Ramesh Gautam’s grandmother has lived nearly 20 years in a makeshift bamboo hut with plastic. Soon, she comes to Tysvær, together with her two sons and their families.
“I think she is happy to come here. She is obviously eager to get away from the refugee camp, and to meet us again,” says Gautam about his grandmother, who is soon turning 83. He came to Tysvær on February 6, 2009 together with his mother and sister. The family members from Bhutan are UN refugees and Gautam says that he had learned good English and therefore would prefer resettling in the U.S or Australia. But, the UN Refugee Agency sent the family to Norway because he has his single mother, and that Norway has a well maintained social security system.
“Now I am glad that we came to Tysvær. This is a small place, and it means that it is easier to know people. People talk with us and it’s good to be here,” he says.
Environment and Energy
Currently Ramesh Gautam is studying engineering at the University of Stavanger. Here he will take a Master’s degree in environment and energy. He has already a Bachelor’s degree in chemistry from Nepal and has taught for five years in schools in Nepal. He was only six years old when the family became political refugees for about 20 years in Nepal. They were forced out of the country when people struggled for democracy in Bhutan. They come from the southern Bhutan, and refugee camp was located in Nepal.
Of the 100,000 refugees, 40,000 are sent to the United States, 500 are sent to Norway. The largest group is in Rogaland county municipality, with 82 persons.
“We are in contact through our community organisation and we meet at different cultural events,” says Gautam. He is also a journalist for the web site www.bhutannewsservice.com, where he writes in English.
Gautam has worked as a bilingual teacher for Bhutanese children in Norway. He is therefore awarded a scholarship to be able to be a teacher in Norway.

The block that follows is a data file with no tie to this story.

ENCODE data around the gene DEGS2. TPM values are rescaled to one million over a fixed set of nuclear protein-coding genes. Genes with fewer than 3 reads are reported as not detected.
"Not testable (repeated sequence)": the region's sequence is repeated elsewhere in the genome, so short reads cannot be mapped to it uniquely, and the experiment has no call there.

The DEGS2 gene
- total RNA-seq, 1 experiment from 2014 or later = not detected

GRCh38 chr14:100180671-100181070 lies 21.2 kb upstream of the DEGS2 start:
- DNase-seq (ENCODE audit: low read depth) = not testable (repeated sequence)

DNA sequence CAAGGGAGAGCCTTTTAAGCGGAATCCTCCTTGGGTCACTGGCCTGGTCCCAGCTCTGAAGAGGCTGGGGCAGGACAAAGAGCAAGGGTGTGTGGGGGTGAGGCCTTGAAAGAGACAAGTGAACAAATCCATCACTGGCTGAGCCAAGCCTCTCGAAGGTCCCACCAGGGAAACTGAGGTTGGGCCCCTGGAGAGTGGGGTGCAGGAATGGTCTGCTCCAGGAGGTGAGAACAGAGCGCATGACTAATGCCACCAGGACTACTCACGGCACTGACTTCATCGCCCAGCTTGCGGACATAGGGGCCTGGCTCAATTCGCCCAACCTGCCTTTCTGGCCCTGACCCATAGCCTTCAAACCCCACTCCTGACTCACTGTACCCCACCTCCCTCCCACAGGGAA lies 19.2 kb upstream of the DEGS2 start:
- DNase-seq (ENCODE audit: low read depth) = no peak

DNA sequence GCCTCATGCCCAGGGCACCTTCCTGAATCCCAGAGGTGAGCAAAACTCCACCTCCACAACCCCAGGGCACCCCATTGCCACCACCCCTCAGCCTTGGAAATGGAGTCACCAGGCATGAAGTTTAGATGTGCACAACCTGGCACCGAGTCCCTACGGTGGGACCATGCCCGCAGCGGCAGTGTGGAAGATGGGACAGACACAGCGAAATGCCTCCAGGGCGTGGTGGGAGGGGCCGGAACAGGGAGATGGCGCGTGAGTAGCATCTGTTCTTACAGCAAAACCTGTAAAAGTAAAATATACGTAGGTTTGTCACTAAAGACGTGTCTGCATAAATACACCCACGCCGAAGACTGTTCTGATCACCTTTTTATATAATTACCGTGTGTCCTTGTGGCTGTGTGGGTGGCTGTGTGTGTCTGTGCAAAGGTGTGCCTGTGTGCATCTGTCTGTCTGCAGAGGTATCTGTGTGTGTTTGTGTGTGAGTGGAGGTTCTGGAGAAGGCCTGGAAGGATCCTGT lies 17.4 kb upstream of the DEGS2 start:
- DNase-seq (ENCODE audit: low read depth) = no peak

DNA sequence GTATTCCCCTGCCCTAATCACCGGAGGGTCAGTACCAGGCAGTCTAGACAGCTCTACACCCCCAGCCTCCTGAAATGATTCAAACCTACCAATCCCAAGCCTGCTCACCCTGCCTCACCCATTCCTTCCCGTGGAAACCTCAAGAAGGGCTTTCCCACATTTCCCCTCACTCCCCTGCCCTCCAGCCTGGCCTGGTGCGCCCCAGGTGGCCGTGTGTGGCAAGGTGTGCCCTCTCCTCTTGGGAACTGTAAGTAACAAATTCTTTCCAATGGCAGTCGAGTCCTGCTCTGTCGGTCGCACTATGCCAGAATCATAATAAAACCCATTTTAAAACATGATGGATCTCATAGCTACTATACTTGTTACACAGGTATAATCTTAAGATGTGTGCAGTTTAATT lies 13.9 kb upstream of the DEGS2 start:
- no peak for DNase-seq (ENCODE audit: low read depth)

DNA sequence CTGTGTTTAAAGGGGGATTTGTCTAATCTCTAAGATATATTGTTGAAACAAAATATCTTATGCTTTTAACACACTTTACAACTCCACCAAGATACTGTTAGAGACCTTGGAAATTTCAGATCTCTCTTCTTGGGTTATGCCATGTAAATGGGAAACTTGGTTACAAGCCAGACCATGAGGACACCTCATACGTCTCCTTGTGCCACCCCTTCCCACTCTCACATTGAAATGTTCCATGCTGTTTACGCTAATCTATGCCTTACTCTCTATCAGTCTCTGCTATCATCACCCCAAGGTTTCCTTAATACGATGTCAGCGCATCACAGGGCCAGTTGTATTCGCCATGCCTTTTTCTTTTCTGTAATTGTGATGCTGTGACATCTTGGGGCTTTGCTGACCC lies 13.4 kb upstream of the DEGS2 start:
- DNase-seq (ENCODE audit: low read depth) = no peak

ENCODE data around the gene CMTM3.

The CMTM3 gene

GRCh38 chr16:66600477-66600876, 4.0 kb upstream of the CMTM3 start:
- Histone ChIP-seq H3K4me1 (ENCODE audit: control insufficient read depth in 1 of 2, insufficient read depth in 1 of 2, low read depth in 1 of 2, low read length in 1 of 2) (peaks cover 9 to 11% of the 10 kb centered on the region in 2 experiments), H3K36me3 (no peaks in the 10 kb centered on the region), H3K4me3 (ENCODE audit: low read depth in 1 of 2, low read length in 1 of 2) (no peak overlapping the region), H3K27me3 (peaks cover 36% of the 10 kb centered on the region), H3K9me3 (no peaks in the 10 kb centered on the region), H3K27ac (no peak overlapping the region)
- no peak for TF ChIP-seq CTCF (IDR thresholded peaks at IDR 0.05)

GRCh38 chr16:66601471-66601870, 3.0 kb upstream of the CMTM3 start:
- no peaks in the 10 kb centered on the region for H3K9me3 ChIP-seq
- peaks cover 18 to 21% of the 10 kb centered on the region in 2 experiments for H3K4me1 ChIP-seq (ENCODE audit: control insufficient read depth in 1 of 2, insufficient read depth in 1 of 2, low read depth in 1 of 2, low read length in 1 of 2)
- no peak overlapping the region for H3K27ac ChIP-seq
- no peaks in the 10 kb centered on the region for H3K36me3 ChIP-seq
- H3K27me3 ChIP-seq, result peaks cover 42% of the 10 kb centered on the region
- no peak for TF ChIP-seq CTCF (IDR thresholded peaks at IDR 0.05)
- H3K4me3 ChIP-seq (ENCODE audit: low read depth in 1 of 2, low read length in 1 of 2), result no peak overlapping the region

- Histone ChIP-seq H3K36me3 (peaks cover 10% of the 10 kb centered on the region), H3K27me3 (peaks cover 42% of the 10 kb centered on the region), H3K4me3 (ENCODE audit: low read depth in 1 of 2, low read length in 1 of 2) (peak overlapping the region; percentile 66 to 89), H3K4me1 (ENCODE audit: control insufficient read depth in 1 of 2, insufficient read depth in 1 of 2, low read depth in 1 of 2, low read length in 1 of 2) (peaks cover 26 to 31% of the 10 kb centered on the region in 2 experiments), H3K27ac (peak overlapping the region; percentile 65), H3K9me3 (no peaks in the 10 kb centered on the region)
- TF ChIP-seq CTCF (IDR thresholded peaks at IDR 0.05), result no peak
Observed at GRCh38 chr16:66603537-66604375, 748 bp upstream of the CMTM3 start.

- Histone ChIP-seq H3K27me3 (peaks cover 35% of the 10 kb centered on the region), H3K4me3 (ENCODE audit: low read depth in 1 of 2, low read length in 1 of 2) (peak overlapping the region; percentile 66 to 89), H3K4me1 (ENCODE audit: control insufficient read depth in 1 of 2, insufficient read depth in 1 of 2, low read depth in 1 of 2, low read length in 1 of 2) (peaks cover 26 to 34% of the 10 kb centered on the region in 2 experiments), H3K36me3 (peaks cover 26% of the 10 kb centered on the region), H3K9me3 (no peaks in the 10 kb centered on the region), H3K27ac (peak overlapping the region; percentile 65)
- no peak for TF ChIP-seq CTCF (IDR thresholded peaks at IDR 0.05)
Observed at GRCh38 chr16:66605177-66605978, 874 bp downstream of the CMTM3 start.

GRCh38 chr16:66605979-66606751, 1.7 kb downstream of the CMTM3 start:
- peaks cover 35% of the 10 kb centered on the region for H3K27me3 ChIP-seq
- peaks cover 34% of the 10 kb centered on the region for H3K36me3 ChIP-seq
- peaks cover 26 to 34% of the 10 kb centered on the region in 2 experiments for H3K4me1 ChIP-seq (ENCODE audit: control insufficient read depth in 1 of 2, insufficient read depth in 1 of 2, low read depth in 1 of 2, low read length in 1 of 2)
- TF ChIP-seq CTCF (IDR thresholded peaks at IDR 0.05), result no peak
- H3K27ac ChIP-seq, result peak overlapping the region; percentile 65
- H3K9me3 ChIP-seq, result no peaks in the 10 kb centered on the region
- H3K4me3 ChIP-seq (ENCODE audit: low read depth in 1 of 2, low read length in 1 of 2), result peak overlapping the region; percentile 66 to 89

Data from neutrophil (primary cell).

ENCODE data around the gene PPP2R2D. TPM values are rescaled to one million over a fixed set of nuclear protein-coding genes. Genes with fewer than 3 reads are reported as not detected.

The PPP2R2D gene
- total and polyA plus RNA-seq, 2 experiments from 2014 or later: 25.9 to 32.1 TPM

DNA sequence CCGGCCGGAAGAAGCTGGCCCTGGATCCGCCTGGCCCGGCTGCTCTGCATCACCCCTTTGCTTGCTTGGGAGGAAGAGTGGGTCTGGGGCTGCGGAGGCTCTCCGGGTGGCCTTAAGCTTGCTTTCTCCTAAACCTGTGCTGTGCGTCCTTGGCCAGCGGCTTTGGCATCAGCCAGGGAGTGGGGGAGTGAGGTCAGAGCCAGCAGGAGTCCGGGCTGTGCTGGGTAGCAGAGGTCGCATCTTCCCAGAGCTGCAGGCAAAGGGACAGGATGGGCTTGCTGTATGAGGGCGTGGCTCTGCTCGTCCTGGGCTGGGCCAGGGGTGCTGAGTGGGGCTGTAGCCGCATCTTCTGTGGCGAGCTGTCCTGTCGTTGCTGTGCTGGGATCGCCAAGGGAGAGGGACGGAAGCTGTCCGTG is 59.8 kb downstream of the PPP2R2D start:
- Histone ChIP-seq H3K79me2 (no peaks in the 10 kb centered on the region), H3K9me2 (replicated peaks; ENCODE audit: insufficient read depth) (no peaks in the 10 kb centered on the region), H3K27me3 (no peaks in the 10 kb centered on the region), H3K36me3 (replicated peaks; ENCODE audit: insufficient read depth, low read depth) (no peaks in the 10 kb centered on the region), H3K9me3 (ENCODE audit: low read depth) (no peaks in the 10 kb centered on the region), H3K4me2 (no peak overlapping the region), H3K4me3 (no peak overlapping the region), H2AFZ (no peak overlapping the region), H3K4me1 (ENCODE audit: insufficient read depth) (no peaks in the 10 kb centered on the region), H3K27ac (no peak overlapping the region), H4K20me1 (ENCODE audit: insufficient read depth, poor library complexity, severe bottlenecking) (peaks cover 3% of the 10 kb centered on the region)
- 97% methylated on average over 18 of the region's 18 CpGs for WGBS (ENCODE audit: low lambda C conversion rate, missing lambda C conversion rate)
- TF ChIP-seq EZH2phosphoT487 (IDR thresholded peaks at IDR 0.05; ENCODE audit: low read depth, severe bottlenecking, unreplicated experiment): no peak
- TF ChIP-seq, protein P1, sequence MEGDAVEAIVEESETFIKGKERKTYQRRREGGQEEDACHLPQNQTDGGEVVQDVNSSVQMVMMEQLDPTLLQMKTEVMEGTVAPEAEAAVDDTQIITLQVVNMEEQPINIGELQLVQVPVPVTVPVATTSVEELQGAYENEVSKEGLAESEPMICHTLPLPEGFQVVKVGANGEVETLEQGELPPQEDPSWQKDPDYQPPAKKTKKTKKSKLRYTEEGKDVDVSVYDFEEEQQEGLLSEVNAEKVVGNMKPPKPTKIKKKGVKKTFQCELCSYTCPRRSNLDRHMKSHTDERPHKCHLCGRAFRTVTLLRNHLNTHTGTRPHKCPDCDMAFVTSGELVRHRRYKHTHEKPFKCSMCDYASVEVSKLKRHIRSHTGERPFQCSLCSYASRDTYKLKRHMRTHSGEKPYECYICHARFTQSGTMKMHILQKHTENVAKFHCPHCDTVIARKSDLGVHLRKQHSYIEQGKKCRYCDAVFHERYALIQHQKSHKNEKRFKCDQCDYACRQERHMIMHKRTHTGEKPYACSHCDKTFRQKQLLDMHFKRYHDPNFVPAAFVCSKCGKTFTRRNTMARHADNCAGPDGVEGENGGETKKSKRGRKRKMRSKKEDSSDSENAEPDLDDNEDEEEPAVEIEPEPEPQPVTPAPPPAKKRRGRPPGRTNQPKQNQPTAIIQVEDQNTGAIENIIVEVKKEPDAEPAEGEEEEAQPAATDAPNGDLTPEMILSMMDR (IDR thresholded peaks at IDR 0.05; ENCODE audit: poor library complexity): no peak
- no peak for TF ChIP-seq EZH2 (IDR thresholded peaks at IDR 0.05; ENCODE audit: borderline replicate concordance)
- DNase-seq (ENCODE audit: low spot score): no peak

“I have worked with young students for many years, and therefore I will take pedagogy after I finish my Master’s degree, to be qualified to work as a teacher. I like it. I am a teacher,” he smiles.
“ Do you work hard?”
“Yes, I do and my sister is in job practice at Tysværtunet and plans to study nursing,” he says.
“And do other family members come to Tysvær soon?”
“Yes, two uncles and their families of 12 persons,” smiles Gautam.
When Gautam came to Tysvær, his family lived first in Tysværvåg. It is not easy to get around without a car.
“The problem to live far from Aksdal is that there are very few buses in the route. I am of course searching for houses and for sure is not easy to find in houses Tysvær but I want to live here,” says the 27-year-old , who hopes that everything gets solved with time.
Need more houses and practice place
Tysvær municipality itself is house-less, exactly like the refugees. They need practice places significantly within handicrafts and agriculture.
In January, they would have already made the contract of two detached houses ready for the refugees from Bhutan. Hilde Anita Vold is a Refugee Coordinator who accounts that in the last ten years the municipality has welcomed 171 refugees. The number could have been higher.
“The problem is to get houses. Now we need something very soon,” smiles Vold who thinks it’s great to be with and welcome the new residents. She understands that people may be hesitant to rent out their houses to people who have come from a difficult situation and are totally unfamiliar with Norwegian culture.
“But they need not have to. There is a large device that follows them up. Refugees receive follow-up of a team, including an introduction about how to live in Norway,” says Vold, while Erik Waagaard recalls that renting a house to the refugees is renting a house indirectly to the municipality. He points out that NAV (Social office) takes care of necessary fittings. These are statutory duties.